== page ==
Mrs. Elvsted hears Eilert and comes bursting out of the bedroom. She doesn’t want to hear anything about last night – she’s just happy he’s back now – but Eilert insists on talking to her: they need to separate from each other, he says to Thea, because he has "no more use" for her.
Mrs. Elvsted, not exactly the pillar of feminist pride, pleads with him not to leave her and insists she be with him when the new book is published. Eilert agrees that it is "their" book, together, and then confesses: he tore the manuscript into a thousand pieces.
Sure, why not, Eilert continues – he tore his life up now that he’s gone back to drinking, so why not destroy his life’s work as well?
Mrs. Elvsted is horrified – it seems to her as though he has killed their child. She leaves.
Eilert turns to Hedda and tries to explain his feelings. He knows that last night won’t mark the end of his debauchery, but he’s also not that into the wild life anymore. Mrs. Elvsted broke that in him, he says.
Hedda is in awe that a woman like Thea could have such power over a man like Eilert. Then she calls him heartless for having treated Mrs. Elvsted that way.
This prompts Eilert to confess – he didn’t actually destroy the manuscript. He lost it, which he thinks is worse than tearing it up. He makes Hedda promise not to tell Thea.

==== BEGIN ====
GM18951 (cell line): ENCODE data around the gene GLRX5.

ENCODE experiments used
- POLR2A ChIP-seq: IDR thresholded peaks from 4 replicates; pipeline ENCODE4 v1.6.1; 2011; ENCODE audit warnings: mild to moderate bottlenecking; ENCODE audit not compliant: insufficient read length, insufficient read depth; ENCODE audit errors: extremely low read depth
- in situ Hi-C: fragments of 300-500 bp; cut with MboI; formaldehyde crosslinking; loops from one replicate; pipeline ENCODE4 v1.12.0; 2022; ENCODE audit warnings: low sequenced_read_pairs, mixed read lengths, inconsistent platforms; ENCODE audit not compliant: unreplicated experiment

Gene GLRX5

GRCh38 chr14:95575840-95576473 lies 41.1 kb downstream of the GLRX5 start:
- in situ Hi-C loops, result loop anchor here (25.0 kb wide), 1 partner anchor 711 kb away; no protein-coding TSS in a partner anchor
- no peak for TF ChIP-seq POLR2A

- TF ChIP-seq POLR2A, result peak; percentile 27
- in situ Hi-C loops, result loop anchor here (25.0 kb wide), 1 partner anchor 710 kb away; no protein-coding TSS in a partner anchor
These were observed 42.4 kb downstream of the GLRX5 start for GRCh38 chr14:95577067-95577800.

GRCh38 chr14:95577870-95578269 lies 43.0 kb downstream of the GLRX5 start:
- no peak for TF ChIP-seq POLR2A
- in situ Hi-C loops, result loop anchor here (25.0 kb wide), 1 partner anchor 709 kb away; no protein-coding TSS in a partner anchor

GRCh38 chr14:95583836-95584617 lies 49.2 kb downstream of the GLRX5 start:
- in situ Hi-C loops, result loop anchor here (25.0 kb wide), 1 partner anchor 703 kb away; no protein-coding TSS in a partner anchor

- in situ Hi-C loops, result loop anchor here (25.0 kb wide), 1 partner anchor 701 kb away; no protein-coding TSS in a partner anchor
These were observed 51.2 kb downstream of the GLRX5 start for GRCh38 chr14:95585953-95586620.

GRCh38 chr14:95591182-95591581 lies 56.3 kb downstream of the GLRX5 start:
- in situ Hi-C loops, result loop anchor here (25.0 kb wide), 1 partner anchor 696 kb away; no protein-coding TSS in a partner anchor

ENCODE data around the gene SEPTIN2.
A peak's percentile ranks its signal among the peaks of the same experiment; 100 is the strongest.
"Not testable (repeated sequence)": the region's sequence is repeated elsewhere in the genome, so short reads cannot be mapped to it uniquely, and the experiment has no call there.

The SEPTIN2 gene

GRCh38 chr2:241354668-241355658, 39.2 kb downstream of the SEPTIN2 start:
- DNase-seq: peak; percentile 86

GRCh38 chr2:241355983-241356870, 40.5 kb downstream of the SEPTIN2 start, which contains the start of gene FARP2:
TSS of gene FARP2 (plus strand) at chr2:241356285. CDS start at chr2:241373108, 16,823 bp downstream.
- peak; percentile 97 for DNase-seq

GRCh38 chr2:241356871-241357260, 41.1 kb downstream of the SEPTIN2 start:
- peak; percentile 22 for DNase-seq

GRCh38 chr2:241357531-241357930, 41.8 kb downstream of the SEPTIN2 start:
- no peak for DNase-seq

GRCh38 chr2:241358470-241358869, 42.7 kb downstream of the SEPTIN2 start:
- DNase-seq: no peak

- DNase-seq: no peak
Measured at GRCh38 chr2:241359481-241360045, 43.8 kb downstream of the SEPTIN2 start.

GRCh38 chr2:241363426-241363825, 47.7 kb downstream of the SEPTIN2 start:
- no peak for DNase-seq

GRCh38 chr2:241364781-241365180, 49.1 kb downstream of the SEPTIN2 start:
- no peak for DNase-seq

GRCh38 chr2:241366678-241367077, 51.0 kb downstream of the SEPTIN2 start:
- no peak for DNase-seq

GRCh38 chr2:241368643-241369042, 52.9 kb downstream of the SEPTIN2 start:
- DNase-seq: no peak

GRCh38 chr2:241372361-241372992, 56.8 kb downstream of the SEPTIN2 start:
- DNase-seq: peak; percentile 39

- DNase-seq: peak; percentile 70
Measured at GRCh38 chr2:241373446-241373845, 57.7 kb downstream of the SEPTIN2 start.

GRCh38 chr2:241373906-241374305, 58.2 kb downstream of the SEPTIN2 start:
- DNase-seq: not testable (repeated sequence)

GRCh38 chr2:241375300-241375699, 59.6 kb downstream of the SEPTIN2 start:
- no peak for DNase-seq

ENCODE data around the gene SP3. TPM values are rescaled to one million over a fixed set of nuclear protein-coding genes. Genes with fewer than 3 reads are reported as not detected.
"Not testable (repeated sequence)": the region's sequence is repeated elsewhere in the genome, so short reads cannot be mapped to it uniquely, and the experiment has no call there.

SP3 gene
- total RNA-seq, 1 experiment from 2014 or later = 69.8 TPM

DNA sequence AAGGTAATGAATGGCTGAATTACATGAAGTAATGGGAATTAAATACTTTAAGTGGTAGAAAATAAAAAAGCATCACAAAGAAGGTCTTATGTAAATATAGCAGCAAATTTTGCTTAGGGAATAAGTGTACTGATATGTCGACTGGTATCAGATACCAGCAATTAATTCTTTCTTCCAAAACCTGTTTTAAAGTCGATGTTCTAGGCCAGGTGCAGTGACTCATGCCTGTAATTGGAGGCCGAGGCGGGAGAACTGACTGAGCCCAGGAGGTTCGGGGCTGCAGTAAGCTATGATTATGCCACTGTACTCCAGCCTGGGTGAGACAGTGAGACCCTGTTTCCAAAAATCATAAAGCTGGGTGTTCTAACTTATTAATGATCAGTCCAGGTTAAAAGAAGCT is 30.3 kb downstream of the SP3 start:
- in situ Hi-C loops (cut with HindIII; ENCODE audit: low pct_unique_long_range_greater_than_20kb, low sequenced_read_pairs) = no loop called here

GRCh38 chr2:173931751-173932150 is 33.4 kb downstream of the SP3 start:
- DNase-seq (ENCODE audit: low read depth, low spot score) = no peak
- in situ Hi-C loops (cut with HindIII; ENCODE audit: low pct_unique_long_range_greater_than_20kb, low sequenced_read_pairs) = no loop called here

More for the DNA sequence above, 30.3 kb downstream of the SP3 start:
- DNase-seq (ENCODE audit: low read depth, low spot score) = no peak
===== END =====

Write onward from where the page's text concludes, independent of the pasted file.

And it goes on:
Anyway, that’s why he’s ending things with Thea. He’s lost their "child" – her "pure soul" – and he can’t expect a future with her now. Now he just wants to "put an end to it all."
Hedda gets that he’s talking about suicide and jumps at the opportunity to entertain herself. She provides Eilert with one of her pistols (which she keeps stored in the drawer of her writing desk) and tells him to do it "beautifully," even though she "doesn’t believe in vine leaves anymore."
(Shmoopers – if you’re confused here, check out "Symbols, Imagery, Allegory" for a discussion of this vine leaves business.)
Eilert takes the pistol and leaves, with a final "Good-bye, Hedda Gabler" marking his exit.
After he leaves, Hedda takes out the hidden manuscript and promptly burns it in the fireplace, while maniacally ranting: "Now I’m burning your child, Thea!" over and over.